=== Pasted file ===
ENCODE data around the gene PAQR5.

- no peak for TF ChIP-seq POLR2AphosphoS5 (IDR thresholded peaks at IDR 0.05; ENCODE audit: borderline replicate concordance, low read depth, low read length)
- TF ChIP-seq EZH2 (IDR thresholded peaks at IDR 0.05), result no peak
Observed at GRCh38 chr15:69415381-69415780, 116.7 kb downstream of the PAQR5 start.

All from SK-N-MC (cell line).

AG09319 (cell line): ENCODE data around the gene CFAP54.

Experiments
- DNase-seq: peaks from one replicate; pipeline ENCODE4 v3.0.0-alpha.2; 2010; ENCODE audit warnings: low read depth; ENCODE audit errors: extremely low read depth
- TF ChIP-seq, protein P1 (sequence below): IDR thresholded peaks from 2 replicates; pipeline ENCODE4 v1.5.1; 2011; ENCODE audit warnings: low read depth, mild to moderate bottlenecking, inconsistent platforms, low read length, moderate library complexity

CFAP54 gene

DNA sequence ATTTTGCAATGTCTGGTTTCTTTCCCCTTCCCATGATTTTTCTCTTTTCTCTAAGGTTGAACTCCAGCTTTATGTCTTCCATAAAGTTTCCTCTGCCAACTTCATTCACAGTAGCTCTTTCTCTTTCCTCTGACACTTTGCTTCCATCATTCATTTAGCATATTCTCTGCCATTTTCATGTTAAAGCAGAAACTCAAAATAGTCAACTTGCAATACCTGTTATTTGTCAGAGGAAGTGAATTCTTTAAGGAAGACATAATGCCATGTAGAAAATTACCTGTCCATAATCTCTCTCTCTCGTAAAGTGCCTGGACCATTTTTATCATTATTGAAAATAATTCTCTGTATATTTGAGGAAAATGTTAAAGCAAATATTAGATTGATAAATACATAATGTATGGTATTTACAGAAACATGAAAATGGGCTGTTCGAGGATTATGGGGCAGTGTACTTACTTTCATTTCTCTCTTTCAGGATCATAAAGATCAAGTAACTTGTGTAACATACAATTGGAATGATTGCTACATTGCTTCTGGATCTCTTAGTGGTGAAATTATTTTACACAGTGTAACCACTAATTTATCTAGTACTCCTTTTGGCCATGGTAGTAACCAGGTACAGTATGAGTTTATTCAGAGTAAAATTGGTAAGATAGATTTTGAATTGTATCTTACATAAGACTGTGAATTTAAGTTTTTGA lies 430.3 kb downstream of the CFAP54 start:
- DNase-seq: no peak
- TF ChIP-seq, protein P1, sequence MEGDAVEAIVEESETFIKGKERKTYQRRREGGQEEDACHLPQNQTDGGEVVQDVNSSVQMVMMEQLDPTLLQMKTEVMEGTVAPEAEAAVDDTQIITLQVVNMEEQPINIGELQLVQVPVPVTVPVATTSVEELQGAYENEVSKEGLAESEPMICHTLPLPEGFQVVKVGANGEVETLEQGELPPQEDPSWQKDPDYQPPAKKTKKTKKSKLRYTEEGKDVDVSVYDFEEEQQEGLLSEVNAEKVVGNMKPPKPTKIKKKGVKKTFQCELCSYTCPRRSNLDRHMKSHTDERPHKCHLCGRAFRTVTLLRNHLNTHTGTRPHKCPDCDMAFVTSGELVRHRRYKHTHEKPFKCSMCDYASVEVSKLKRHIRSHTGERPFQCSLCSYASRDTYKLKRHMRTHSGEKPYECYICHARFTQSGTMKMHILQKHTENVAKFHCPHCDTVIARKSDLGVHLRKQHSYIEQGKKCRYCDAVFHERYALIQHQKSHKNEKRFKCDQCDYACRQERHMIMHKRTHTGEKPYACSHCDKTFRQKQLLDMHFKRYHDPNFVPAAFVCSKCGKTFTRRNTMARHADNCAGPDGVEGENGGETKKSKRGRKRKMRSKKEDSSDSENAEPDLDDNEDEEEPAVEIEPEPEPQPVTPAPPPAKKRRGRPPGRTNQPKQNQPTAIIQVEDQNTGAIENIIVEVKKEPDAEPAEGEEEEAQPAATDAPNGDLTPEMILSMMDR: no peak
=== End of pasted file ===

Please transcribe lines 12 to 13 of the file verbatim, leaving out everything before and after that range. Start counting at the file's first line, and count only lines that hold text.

- DNase-seq: no peak
- TF ChIP-seq, protein P1, sequence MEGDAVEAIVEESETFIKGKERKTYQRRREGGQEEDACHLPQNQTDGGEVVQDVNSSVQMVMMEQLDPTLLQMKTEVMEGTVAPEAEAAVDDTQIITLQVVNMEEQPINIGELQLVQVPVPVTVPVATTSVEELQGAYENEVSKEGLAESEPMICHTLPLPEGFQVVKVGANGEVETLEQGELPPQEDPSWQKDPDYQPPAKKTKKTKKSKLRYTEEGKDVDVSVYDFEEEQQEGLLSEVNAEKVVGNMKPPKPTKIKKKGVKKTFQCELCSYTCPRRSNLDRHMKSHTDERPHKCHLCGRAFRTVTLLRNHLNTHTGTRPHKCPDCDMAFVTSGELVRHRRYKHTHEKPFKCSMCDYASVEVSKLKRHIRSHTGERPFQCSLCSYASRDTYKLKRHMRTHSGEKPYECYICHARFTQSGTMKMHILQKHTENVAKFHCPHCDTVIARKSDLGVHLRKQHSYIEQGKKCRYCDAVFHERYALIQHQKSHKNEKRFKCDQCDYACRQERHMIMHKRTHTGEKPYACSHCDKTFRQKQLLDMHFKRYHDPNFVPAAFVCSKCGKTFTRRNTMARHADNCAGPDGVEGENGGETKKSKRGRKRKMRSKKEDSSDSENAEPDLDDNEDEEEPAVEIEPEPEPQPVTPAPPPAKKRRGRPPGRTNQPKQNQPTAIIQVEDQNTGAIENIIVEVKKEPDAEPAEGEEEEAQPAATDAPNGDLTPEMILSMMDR: no peak